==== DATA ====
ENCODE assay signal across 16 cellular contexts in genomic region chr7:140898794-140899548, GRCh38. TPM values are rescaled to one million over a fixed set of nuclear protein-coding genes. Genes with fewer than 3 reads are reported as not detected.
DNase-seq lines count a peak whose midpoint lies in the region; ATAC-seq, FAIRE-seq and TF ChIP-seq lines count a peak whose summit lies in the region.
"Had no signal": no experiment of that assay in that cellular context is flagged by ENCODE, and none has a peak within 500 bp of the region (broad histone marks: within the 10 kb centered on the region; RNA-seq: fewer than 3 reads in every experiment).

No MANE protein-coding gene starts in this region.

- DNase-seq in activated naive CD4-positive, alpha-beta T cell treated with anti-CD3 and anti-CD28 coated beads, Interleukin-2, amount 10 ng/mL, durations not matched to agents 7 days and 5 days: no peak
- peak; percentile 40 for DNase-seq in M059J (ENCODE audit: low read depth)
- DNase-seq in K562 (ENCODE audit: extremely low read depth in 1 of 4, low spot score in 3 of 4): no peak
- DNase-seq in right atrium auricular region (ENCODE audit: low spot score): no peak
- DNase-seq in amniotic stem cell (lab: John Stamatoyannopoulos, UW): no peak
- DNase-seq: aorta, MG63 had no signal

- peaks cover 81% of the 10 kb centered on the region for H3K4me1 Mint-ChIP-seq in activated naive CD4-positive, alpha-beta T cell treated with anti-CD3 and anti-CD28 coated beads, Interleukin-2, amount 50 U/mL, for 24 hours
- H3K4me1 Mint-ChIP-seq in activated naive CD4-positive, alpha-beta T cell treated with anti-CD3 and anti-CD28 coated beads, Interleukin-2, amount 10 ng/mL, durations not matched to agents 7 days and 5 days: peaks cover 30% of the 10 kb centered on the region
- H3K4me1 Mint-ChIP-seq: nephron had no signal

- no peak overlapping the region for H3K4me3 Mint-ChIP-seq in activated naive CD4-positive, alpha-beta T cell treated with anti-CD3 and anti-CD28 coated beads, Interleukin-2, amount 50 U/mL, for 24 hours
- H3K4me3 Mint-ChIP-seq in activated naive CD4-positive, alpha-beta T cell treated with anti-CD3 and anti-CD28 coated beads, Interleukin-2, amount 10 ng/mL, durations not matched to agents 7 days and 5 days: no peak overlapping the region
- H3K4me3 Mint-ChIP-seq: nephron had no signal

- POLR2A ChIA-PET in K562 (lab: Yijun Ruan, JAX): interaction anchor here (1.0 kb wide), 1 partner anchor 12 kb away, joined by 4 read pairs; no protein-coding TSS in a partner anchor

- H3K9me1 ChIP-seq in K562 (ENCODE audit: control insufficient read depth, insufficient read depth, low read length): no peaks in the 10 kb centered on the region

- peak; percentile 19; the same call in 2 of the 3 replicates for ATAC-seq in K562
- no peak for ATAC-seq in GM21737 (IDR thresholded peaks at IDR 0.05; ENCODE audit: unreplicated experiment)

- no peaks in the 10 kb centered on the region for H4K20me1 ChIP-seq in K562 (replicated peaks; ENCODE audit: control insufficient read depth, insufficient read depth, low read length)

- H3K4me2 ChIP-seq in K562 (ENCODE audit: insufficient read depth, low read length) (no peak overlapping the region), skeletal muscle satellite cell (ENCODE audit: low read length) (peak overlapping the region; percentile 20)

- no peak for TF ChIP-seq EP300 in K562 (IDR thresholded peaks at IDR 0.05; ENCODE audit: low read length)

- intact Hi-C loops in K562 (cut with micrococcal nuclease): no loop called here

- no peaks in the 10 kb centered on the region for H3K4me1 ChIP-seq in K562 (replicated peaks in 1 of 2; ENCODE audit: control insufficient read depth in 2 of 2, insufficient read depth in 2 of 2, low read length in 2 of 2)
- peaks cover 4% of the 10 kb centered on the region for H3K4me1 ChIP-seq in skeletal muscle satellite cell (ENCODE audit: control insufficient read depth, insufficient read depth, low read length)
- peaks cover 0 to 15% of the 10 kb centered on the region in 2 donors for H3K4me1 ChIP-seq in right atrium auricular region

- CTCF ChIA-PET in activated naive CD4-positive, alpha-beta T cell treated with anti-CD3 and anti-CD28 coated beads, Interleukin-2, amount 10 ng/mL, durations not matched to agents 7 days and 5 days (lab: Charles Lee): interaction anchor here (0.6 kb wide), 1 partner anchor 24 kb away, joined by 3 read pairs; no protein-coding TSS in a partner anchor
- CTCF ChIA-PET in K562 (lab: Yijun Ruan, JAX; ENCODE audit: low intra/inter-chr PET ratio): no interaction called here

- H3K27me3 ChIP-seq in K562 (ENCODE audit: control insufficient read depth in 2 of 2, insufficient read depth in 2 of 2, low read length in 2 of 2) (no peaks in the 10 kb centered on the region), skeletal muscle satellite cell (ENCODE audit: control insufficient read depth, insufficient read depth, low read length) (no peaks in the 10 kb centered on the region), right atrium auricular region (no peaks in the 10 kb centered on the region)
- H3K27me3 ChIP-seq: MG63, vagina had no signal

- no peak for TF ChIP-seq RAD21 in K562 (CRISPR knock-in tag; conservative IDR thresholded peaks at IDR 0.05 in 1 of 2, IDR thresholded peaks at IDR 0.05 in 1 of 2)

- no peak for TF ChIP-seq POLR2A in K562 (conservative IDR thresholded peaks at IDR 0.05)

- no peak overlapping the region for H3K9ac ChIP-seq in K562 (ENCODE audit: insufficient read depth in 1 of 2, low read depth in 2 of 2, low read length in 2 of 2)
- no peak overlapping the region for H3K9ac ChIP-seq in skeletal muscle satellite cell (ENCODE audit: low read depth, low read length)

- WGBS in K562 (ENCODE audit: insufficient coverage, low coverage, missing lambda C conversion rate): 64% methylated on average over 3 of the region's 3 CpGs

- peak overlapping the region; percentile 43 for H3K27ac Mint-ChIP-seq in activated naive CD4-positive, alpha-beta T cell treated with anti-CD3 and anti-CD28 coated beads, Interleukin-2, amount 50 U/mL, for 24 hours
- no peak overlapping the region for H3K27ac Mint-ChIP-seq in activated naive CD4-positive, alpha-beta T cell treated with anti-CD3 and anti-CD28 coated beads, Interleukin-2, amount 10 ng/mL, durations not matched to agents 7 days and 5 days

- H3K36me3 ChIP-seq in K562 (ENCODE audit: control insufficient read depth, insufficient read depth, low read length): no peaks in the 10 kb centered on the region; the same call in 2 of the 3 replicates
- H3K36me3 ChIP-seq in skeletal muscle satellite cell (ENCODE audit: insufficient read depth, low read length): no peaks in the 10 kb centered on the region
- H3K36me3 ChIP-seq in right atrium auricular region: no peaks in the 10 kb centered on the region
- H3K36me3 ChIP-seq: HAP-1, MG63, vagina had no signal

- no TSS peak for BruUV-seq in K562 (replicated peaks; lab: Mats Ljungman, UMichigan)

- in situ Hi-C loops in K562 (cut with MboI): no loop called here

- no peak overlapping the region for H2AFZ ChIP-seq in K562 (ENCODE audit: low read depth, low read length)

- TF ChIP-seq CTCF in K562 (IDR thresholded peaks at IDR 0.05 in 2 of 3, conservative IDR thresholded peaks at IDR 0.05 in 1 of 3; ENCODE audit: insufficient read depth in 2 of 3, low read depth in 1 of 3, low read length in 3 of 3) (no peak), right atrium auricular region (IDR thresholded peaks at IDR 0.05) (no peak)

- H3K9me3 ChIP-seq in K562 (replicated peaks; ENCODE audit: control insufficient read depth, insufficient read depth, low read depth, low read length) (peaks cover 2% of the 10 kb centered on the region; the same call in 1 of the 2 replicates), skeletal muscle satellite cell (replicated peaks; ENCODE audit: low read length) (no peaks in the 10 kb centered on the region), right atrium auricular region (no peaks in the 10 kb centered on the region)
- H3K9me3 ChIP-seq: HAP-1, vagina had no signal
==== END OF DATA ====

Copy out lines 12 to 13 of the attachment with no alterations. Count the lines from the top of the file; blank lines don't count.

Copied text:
- H3K4me1 Mint-ChIP-seq in activated naive CD4-positive, alpha-beta T cell treated with anti-CD3 and anti-CD28 coated beads, Interleukin-2, amount 10 ng/mL, durations not matched to agents 7 days and 5 days: peaks cover 30% of the 10 kb centered on the region
- H3K4me1 Mint-ChIP-seq: nephron had no signal